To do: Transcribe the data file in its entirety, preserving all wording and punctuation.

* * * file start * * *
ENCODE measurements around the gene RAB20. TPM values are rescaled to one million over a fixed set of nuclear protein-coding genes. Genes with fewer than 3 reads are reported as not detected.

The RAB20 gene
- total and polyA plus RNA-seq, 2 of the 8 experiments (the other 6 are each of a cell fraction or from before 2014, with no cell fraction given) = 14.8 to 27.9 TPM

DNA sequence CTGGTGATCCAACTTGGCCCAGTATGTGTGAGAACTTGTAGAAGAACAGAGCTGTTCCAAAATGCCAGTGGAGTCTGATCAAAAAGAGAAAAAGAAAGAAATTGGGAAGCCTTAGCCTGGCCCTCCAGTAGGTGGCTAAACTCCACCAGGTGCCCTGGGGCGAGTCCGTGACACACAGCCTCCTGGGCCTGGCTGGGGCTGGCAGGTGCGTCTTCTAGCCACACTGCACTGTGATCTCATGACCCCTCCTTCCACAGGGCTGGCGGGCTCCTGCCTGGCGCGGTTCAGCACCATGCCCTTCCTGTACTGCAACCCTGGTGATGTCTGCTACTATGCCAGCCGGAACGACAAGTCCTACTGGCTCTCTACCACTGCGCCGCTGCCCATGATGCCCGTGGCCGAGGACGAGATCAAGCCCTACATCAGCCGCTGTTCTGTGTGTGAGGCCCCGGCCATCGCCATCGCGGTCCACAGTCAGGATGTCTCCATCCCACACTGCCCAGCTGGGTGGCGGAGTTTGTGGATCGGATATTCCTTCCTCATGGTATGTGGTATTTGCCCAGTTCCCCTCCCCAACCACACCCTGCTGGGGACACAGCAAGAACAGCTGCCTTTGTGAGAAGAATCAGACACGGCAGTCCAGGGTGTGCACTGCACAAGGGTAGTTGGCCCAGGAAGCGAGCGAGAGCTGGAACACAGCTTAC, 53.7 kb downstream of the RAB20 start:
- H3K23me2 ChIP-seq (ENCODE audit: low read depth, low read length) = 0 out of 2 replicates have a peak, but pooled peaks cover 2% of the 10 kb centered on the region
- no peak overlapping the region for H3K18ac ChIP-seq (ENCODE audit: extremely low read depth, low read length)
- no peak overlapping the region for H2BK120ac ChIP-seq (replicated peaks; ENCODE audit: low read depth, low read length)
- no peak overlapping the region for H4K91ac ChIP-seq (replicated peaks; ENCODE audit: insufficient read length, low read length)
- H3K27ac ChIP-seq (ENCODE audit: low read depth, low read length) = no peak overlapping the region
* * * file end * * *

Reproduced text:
ENCODE measurements around the gene RAB20. TPM values are rescaled to one million over a fixed set of nuclear protein-coding genes. Genes with fewer than 3 reads are reported as not detected.

The RAB20 gene
- total and polyA plus RNA-seq, 2 of the 8 experiments (the other 6 are each of a cell fraction or from before 2014, with no cell fraction given) = 14.8 to 27.9 TPM

DNA sequence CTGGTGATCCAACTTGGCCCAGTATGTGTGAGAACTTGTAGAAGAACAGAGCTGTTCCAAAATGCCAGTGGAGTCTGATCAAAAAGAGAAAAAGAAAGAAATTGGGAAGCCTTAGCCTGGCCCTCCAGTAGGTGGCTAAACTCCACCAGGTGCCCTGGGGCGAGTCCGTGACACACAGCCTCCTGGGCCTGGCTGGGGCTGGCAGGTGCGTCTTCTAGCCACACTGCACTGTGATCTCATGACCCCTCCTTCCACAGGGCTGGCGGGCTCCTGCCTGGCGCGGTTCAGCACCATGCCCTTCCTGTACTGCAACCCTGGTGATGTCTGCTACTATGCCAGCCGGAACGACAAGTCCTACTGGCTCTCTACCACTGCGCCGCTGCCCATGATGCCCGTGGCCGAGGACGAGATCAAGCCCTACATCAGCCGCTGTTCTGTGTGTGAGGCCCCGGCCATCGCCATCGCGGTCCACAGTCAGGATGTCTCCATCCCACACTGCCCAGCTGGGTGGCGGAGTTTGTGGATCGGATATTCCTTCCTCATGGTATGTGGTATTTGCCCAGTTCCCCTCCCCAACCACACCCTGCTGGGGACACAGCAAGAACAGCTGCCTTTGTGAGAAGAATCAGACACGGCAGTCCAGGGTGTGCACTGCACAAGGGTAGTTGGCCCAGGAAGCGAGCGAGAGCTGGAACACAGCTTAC, 53.7 kb downstream of the RAB20 start:
- H3K23me2 ChIP-seq (ENCODE audit: low read depth, low read length) = 0 out of 2 replicates have a peak, but pooled peaks cover 2% of the 10 kb centered on the region
- no peak overlapping the region for H3K18ac ChIP-seq (ENCODE audit: extremely low read depth, low read length)
- no peak overlapping the region for H2BK120ac ChIP-seq (replicated peaks; ENCODE audit: low read depth, low read length)
- no peak overlapping the region for H4K91ac ChIP-seq (replicated peaks; ENCODE audit: insufficient read length, low read length)
- H3K27ac ChIP-seq (ENCODE audit: low read depth, low read length) = no peak overlapping the region